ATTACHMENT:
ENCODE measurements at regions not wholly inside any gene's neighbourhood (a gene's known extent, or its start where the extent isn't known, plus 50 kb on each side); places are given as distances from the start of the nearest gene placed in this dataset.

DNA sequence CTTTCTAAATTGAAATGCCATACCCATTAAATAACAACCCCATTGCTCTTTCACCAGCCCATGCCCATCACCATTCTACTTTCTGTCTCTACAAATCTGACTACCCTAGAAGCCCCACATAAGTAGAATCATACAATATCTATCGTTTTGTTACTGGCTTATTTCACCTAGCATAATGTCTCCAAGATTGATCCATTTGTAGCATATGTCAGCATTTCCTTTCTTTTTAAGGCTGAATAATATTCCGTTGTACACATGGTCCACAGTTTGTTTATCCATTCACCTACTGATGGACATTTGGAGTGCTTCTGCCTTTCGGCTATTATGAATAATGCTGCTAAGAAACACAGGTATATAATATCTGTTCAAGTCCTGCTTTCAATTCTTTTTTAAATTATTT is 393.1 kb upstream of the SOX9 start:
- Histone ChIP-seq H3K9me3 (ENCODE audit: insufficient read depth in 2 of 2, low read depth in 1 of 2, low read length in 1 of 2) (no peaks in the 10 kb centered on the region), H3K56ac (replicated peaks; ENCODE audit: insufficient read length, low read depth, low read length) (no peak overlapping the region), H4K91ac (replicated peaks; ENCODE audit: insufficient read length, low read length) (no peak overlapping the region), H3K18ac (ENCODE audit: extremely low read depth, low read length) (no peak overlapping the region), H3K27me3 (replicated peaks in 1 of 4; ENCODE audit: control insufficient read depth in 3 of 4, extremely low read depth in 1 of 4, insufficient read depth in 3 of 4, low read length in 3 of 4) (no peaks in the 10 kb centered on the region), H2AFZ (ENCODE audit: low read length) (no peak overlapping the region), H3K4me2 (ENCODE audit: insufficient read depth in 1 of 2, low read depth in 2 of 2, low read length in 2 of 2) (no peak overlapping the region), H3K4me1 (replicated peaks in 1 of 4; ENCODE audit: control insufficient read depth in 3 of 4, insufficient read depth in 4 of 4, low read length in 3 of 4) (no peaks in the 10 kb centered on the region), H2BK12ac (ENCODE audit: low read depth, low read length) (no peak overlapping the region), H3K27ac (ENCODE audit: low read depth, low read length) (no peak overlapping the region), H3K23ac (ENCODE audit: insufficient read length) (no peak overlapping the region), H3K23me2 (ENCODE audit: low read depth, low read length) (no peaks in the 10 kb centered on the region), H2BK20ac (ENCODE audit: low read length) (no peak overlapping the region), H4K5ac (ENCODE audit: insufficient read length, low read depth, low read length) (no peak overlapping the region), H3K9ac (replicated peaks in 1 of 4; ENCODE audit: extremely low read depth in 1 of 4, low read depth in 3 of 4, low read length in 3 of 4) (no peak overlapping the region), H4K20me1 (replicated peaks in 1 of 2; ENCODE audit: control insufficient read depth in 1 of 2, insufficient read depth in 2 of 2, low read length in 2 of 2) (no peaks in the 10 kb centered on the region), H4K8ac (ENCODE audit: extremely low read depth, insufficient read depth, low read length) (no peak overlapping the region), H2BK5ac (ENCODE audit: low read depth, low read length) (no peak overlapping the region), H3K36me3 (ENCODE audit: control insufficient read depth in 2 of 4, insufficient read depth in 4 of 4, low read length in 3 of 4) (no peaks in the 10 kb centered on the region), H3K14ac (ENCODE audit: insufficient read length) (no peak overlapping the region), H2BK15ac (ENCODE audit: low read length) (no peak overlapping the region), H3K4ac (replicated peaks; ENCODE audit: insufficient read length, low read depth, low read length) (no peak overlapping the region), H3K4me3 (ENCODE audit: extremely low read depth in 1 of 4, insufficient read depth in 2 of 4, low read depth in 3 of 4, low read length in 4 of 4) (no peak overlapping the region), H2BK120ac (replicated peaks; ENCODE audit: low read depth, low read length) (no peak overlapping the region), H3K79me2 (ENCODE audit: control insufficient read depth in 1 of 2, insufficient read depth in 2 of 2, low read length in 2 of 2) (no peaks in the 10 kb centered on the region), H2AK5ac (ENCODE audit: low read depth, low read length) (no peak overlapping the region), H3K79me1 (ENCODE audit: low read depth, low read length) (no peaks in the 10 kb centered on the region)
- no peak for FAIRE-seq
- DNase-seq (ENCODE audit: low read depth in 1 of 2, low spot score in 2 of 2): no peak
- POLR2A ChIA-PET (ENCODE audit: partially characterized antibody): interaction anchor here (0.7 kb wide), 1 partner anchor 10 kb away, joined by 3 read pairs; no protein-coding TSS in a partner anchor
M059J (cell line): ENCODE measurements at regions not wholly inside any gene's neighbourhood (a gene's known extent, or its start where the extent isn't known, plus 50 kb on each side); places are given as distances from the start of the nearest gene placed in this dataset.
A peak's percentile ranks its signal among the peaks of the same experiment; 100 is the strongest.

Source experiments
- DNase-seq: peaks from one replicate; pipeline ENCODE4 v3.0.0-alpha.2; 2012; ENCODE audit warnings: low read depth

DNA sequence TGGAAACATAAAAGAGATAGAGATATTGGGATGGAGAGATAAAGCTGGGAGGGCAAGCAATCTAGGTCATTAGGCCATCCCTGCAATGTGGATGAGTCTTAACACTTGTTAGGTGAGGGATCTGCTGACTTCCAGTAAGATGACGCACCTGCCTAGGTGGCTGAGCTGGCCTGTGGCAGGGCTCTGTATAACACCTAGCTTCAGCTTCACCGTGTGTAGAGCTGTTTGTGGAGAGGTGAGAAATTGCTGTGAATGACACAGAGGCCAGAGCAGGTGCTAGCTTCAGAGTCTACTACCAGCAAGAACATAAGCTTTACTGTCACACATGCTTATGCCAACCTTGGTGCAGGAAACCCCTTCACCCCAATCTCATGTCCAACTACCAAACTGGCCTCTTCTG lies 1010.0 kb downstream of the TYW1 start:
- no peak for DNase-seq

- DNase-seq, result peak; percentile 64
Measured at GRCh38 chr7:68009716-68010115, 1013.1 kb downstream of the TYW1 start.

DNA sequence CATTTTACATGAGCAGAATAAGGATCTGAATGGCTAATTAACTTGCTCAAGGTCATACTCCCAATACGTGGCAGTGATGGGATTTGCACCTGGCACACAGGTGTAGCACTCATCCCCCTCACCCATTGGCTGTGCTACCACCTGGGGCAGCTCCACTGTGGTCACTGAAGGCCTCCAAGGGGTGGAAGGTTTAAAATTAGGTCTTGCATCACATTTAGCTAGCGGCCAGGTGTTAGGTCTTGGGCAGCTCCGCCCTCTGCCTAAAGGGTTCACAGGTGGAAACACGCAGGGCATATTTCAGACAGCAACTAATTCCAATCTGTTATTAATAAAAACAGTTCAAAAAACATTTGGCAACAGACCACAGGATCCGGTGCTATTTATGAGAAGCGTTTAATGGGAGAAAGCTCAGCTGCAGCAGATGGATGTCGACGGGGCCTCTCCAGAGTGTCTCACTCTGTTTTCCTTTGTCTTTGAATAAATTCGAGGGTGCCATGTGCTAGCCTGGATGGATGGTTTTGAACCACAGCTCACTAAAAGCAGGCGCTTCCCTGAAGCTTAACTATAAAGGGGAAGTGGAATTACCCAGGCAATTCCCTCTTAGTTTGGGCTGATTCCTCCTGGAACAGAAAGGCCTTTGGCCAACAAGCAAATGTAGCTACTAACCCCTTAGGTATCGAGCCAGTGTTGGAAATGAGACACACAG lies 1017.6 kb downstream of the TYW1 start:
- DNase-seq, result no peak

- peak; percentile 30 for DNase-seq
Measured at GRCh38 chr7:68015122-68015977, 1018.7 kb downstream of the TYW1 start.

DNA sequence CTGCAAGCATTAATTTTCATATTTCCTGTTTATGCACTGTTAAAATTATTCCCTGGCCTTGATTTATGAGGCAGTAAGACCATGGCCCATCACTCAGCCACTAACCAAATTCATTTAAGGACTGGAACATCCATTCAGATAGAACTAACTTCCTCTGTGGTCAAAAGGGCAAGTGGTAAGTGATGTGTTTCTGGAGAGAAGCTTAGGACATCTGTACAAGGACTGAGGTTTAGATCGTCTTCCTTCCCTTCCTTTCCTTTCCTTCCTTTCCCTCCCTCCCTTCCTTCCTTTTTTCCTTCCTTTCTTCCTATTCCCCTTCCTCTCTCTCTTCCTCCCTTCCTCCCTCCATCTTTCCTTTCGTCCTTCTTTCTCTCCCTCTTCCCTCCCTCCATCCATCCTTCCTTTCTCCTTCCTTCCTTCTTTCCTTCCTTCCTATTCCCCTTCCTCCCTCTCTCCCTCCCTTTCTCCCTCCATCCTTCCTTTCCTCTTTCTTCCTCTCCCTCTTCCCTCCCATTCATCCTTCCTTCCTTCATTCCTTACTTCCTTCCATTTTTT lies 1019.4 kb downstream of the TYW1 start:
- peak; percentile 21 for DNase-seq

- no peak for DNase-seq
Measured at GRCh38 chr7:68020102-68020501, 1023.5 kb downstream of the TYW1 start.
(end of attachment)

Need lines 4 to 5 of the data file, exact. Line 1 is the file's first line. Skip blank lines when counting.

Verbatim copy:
- no peak for FAIRE-seq
- DNase-seq (ENCODE audit: low read depth in 1 of 2, low spot score in 2 of 2): no peak